YeMaYa parade is in the Lower 9th Ward on Saturday

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Women march in the YeMaYa parade. - KIM WELSH
  • KIM WELSH
  • Women march in the YeMaYa parade.

The YeMaYa parade was started five years ago as a parade highlighting women marching groups from across New Orleans. On Saturday, Nov. 5, the parade moves to the Lower 9th Ward, a place that founder Ann Marie Coviello says will more “spiritually resonate” with the intentions behind the parade, named after the Yoruban sea goddess who is believed to protect women, children and the water.

“We wanted to bring the spirit to the place where water has mattered more than anywhere else in the city, and that’s the Lower Nine,” Coviello said. “It really resonates, to visit the water.”

This year’s event includes a ceremony of praise, offerings, and blessings led by Sula Evans at the Mississippi River in honor of YeMaYa.
The YeMaYa parade visits the bank of the Mississippi River. - KIM WELSH
  • KIM WELSH
  • The YeMaYa parade visits the bank of the Mississippi River.

Also new this year is the Slow Danger Brass Band, which will accompany the Ye-Ma-Ya-Yas, a pop-up group of local women vocalists who sing songs and chants to YeMaYa.

The parade begins at 2 p.m. at the Backyard Juke Joint at 5443 Douglass St. (Parade route here.) The joint also is the home of guerrilla librarian, Laurence Copel, who runs the Lower Ninth Ward Street Library and is the founder of the Lower Ninth Ward Book Parade. It will then tumble to Cafe Dauphine, Mercedes Bar and the Mississippi River bank and return to the Backyard Juke Joint.

Coviello is a New Orleans public school teacher and longtime parade marcher who founded the Box of Wine Mardi Gras parade and co-founded the 6t9 Social Aid and Pleasure Club. She came up with the idea for YeMaYa while working on a research project about the role women play in New Orleans walking parades. Eventually, she realized that she didn’t want to write about women parading. She wanted to celebrate them by parading with them.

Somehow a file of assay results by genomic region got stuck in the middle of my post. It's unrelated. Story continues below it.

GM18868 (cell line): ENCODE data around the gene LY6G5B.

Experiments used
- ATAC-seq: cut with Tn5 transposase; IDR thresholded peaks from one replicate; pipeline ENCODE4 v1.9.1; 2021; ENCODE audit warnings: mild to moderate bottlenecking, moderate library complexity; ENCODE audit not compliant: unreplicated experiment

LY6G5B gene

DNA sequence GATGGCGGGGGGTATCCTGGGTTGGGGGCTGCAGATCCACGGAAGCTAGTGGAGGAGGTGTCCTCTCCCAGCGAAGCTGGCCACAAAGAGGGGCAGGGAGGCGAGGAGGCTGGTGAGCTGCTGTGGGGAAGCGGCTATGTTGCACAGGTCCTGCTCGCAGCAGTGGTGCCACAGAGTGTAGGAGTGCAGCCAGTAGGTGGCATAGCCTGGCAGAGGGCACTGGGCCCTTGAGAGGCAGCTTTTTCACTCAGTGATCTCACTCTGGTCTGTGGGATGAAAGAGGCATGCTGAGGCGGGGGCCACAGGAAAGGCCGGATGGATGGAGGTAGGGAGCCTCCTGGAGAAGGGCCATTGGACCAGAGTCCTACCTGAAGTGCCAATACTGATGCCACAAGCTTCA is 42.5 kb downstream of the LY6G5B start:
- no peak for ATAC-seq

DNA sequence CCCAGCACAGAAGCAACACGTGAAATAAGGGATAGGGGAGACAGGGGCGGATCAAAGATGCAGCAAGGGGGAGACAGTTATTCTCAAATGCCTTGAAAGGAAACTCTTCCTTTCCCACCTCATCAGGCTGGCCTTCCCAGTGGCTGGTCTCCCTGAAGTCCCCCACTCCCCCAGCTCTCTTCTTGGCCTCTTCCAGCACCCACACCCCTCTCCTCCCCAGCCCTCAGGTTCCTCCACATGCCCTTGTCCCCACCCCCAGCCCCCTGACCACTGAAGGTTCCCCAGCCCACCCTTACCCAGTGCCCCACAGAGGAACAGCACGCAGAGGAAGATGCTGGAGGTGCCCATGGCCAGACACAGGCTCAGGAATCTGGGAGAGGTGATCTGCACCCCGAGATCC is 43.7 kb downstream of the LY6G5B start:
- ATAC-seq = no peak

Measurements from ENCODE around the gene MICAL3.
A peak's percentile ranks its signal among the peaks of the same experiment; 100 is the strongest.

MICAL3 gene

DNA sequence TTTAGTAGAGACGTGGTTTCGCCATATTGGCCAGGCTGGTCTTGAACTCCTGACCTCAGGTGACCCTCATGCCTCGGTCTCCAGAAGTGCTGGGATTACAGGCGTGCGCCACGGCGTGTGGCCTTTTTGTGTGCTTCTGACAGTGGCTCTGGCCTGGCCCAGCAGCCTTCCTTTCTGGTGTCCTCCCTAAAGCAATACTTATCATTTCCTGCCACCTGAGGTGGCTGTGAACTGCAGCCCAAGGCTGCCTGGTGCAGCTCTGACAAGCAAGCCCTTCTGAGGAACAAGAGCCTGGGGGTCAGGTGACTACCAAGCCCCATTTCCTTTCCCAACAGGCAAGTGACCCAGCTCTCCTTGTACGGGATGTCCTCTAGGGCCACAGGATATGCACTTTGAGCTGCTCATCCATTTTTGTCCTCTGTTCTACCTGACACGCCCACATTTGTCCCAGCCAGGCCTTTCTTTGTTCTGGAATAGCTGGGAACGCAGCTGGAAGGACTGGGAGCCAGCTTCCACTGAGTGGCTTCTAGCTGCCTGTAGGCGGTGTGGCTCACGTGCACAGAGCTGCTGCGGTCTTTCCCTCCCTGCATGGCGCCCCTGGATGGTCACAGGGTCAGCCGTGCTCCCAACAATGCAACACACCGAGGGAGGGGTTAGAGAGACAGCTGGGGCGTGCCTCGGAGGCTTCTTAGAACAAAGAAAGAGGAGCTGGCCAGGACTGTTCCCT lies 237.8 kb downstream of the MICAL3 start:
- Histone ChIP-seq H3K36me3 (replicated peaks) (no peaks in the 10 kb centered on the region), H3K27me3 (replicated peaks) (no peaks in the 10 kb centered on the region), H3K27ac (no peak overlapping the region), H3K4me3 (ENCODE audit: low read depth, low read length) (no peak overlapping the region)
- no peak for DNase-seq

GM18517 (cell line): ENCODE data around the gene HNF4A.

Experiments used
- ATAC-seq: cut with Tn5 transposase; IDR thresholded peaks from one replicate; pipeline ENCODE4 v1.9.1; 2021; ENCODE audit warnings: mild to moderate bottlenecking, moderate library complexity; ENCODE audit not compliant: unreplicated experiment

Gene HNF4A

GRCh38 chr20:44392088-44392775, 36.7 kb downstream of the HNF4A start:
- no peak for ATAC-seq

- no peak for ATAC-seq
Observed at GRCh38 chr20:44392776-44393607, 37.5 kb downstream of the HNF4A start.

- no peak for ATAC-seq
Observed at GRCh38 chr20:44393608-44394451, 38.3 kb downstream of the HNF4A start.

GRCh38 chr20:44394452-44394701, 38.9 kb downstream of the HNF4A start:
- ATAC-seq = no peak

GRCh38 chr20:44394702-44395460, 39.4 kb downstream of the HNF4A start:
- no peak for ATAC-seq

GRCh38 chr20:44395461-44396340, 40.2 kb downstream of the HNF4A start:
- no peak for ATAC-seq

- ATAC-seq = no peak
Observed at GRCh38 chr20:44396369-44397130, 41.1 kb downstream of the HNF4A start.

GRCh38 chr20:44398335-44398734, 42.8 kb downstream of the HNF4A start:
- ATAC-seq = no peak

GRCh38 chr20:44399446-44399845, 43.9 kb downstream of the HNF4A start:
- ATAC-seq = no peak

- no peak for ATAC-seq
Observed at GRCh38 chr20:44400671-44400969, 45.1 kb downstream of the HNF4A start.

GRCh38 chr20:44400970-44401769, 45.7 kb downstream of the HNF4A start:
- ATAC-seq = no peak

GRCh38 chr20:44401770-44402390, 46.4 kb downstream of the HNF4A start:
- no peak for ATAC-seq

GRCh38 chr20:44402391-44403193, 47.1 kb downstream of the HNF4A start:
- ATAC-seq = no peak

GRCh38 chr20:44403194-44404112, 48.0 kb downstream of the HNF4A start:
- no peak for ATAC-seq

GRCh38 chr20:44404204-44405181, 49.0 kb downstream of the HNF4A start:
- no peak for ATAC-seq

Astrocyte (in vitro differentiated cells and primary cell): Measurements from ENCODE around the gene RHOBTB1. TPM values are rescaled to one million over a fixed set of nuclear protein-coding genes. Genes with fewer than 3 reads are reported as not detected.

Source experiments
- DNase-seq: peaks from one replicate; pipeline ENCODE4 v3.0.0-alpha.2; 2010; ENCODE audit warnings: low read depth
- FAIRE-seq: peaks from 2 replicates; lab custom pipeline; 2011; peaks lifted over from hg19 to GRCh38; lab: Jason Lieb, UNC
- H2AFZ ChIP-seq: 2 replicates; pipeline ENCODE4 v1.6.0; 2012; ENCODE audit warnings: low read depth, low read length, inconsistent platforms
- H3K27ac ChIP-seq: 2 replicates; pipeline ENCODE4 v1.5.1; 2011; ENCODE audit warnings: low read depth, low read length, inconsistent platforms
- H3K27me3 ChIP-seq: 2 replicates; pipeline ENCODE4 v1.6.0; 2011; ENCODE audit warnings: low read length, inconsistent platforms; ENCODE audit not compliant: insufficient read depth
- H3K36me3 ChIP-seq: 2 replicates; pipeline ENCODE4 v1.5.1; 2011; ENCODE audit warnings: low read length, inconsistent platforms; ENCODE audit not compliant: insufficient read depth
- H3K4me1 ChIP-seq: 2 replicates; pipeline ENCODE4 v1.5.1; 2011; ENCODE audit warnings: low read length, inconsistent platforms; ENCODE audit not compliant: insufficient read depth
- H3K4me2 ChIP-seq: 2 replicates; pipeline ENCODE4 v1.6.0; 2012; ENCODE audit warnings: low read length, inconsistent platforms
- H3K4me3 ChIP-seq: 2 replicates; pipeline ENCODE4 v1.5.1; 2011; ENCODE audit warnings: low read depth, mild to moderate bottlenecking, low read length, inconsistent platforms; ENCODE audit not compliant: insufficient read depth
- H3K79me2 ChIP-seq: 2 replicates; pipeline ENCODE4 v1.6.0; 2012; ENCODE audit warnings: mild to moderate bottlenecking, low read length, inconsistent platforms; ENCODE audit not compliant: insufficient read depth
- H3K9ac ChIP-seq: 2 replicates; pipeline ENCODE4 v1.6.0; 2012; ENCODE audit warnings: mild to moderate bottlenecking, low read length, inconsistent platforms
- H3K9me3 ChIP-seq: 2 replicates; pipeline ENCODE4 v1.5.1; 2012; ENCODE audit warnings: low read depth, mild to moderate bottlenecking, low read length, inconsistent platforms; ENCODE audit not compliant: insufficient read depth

YeMaYa debuted in November 2011 in conjunction with the fifth annual LadyFest, a nonprofit event celebrating women artists and musicians. The parade featured women’s marching groups on a route through Treme, Marigny and the French Quarter.
Members of Krewe du Muu Muu march in the YeMaYa parade. - KIM WELSH
  • KIM WELSH
  • Members of Krewe du Muu Muu march in the YeMaYa parade.

The concept resonated with women in Carnival marching groups and social aid and pleasure clubs. More than 25 organizations participated that first year, and many women's marching group in the city has stepped in time with YeMaYa, including The Pussyfooters, the Camel Toe Lady Steppers, The Black Storyville Baby Dolls, Mardi Gras Indian Queens, the Bearded Oysters, Lady Buckjumpers Social Aid & Pleasure Club, Lady Rollers and Jazzy Ladies.

The parade as evolved, Coviello says. Now, instead of a “shake your tail feathers” kind of event, the parade has more intention and spirituality behind it.

“The very original concept was that this parade gave a way to give women parading groups a chance to really be the main event,” Coviello said. “But that’s changed over time. Almost all ladies groups have a lot of exposure now.”
Ann Marie Coviello founded the YeMaYa parade. - KIM WELSH
  • KIM WELSH
  • Ann Marie Coviello founded the YeMaYa parade.

Men are welcome to march in the parade as well. There is no fee to participate but a raffle held on parade day will help support the event. Costumes are encouraged but not required. YeMaYa's colors are blue, green, silver and white.


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